The guru told me to take this single frame of honey out of the hive and I have it sitting on the counter at home. Both sides are full of honey, about 70% capped.
    Why?

    I have no lofty plans for the honey except to keep it around the house and marvel at it for a while.
    Why?

    I would like to preserve the frame of comb if possible - apparently it has use for a new hive?
    If you are going to increase your hive numbers, having already drawn comb gives new hives a head start. It is mind-boggling to me when I see people who have never done bees before, wanting to start packages on foundationless frames. I usually want to give new starts as much advantage as possible, and fewer things to go wrong.

    I was thinking of slicing the cap off with a serrated kitchen bread that has been repeatedly heated? Then setting the frame flat in a large pan and letting gravity do the work? Maybe putting it somewhere warm like a window sill or near a warm stovetop?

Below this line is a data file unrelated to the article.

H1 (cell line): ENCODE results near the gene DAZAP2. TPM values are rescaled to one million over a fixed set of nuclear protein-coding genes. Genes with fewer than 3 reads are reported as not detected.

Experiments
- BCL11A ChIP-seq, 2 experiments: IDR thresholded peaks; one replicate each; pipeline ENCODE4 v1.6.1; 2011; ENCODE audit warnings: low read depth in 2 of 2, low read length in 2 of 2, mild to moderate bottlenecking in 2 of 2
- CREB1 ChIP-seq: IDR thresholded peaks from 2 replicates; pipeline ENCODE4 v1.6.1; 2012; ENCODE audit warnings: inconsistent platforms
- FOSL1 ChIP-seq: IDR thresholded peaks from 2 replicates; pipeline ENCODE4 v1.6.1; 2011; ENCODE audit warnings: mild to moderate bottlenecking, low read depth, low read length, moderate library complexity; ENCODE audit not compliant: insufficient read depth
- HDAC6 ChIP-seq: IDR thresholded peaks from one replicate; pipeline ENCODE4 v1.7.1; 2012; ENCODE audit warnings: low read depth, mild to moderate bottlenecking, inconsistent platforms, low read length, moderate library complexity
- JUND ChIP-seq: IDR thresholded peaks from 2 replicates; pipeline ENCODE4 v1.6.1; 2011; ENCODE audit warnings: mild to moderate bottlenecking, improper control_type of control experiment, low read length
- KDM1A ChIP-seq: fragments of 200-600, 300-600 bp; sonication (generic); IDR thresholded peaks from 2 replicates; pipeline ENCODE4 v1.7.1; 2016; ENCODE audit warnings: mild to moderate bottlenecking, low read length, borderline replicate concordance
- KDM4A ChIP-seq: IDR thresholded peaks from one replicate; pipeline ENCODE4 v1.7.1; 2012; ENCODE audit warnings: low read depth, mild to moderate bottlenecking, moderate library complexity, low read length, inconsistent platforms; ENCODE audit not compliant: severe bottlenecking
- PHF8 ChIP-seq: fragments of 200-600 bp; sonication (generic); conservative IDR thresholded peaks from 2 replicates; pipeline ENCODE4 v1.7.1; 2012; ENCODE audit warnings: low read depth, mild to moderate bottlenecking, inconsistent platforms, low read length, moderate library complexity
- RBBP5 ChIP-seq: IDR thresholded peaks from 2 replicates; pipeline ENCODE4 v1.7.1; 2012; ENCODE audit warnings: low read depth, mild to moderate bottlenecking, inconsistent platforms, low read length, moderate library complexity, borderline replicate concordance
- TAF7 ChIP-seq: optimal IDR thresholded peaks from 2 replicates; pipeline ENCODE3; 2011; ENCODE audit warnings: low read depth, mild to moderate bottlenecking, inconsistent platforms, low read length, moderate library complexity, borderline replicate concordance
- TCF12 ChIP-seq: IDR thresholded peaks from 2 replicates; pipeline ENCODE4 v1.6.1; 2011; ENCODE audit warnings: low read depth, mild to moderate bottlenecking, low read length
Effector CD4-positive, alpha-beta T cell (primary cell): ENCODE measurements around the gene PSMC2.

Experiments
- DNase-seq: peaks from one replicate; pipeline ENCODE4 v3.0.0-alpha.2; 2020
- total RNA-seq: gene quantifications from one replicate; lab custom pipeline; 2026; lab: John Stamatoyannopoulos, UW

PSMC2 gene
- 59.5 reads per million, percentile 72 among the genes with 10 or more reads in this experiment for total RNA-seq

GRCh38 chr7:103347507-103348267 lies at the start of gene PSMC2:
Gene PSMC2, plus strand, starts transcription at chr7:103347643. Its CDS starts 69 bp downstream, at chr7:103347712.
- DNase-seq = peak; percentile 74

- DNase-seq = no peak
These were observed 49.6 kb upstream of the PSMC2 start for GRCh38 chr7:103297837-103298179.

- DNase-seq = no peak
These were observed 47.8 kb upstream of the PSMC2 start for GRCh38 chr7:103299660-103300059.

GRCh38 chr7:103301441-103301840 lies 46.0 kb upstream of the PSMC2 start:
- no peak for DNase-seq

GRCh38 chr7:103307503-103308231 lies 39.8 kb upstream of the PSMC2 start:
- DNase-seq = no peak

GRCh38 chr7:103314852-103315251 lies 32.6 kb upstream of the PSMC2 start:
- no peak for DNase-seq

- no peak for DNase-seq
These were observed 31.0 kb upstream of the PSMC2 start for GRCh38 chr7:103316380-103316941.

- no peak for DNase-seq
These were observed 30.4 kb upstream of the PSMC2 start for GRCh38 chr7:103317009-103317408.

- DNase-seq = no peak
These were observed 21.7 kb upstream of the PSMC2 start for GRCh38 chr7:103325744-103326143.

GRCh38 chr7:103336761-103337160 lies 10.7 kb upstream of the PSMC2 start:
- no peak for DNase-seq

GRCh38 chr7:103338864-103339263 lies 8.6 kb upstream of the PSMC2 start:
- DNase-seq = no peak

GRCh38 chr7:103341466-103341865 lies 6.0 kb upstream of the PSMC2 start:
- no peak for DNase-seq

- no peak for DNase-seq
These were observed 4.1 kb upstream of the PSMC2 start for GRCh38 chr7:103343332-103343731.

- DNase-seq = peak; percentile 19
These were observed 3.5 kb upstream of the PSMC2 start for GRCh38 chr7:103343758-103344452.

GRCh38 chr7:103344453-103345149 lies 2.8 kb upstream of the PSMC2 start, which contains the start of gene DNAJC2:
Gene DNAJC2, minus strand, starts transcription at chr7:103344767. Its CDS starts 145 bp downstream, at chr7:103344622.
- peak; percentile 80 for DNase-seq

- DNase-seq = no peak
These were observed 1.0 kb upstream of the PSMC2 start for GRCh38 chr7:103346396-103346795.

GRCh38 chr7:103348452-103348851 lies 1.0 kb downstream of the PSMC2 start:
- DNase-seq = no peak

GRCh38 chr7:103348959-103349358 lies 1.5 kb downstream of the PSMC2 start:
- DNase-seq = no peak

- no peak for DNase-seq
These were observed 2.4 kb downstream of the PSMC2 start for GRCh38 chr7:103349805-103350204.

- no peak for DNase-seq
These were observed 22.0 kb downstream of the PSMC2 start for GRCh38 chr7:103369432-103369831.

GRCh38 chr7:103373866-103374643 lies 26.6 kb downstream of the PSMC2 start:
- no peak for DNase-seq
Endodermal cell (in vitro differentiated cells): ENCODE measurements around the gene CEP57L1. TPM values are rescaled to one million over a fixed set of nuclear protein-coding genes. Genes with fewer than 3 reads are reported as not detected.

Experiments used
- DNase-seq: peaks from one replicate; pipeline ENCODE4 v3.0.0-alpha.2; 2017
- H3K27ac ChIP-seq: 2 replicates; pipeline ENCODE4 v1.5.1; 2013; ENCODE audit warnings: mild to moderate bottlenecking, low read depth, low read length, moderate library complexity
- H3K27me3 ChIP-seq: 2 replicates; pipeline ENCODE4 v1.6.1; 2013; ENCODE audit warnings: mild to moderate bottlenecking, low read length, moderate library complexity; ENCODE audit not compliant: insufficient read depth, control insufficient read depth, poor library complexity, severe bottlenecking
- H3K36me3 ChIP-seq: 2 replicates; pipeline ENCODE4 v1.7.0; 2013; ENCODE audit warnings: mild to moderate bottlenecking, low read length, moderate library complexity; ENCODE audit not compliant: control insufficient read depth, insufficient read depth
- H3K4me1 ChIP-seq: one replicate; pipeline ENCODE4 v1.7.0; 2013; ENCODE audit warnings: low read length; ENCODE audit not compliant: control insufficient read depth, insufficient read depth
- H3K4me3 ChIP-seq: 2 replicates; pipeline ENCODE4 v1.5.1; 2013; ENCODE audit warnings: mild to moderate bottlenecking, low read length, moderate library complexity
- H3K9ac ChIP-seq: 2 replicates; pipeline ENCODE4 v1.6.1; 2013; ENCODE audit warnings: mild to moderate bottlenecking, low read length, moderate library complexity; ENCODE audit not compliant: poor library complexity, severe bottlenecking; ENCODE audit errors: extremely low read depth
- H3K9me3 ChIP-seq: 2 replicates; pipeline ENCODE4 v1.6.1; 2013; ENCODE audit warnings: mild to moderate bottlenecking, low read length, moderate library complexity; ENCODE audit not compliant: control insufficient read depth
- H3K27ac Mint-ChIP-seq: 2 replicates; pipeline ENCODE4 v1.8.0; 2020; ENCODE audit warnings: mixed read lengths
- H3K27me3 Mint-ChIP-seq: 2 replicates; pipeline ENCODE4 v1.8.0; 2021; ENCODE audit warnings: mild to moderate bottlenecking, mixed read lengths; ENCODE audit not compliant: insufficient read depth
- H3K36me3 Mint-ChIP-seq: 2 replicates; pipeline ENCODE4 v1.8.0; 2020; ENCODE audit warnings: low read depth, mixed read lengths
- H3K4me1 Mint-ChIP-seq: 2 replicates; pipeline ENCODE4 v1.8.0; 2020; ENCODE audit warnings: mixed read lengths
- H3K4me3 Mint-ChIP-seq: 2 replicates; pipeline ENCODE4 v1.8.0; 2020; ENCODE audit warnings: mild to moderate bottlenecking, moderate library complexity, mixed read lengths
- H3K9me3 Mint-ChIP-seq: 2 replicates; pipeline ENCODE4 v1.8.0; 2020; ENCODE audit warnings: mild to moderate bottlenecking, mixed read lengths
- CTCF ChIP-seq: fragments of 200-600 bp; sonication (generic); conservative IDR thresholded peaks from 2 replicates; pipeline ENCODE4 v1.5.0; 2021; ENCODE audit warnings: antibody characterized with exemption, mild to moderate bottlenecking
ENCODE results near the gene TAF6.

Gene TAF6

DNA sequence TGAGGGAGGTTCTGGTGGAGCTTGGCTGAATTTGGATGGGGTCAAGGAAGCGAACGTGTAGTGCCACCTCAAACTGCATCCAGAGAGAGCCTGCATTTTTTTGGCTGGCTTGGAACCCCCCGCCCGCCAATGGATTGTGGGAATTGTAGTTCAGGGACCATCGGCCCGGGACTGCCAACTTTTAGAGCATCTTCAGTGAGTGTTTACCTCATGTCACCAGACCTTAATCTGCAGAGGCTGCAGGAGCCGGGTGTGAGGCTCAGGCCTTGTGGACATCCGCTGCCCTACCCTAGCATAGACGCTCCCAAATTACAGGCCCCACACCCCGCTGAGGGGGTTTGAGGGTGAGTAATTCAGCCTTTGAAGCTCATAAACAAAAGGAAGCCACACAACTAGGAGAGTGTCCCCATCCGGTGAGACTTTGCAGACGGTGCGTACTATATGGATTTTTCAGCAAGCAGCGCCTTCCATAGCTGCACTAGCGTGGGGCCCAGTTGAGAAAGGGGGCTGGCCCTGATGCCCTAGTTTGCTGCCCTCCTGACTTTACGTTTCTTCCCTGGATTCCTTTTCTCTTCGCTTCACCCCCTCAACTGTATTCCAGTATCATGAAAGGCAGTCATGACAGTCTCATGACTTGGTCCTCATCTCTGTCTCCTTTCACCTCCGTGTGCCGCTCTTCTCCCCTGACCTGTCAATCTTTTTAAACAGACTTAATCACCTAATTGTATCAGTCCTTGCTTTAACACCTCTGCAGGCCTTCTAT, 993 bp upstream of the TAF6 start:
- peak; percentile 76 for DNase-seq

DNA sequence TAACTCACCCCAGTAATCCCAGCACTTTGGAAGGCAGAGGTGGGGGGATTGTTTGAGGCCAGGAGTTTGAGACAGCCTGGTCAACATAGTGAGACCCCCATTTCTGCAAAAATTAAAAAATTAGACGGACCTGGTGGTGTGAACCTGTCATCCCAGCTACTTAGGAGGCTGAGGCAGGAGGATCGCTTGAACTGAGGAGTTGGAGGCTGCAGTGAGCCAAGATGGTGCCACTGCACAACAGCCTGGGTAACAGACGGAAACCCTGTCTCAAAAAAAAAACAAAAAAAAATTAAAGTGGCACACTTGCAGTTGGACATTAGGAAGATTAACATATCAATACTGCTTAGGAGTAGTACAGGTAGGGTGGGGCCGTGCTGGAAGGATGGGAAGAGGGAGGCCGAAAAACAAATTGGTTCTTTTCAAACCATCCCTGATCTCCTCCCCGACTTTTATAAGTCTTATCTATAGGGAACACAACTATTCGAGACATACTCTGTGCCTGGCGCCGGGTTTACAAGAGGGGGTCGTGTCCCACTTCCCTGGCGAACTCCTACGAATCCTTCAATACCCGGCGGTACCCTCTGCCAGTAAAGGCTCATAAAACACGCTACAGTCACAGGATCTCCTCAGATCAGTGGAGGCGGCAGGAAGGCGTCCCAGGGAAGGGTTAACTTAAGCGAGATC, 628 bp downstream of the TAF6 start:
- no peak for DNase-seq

My first time cutting off the cappings, I was trying to keep the knife hot. It got to be a pain in the butt, and I discovered that it didn't seem to make that much difference if it wasn't hot so I tossed out that bit.

    As far as draining the comb, warmer is better, especially if you're going to let gravity do the work, 85* or a bit more. The wax will melt somewhere around 147*, so don't let it get too warm. In TX you shouldn't have any problem getting an 85* day (I used to live in central TX and I loved it in the Summer).

    That flowhive thing is starting to look appealing.
    A small, hand-cranked extracting set-up is cheaper. I waited until I saw a sale on a "kit", and got the whole shebang for less than an extractor alone, I forget whether it was Mann Lake or Brushy Mountain.